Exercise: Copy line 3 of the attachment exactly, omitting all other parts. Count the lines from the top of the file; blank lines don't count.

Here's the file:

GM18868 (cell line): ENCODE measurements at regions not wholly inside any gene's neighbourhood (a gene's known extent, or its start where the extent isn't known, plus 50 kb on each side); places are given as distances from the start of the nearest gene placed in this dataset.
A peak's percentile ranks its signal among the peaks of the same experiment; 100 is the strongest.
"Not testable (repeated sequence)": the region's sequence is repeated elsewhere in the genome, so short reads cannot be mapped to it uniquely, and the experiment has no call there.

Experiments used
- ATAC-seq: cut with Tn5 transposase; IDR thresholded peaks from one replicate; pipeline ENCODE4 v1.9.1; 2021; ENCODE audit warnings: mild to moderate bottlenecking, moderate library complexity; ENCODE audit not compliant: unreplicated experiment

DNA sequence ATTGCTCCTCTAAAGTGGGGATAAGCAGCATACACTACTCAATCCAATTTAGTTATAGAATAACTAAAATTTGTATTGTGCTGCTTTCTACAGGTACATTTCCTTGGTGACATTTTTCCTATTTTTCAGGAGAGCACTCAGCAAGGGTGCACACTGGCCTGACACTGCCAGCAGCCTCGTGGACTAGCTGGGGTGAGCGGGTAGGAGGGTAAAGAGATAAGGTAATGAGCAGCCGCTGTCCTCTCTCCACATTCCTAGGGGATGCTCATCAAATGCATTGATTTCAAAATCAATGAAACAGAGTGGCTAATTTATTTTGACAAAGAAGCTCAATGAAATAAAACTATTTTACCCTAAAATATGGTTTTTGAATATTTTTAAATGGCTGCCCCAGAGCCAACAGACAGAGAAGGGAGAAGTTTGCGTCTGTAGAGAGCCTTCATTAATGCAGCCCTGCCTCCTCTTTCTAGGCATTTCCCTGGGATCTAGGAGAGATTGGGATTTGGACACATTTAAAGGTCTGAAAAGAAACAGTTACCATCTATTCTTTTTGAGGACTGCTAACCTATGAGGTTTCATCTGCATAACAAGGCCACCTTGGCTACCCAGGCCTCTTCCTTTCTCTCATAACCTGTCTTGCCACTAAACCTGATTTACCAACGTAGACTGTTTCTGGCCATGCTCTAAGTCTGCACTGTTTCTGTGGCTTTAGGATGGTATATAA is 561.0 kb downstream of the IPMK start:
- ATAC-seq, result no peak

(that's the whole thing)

"Not testable (repeated sequence)": the region's sequence is repeated elsewhere in the genome, so short reads cannot be mapped to it uniquely, and the experiment has no call there.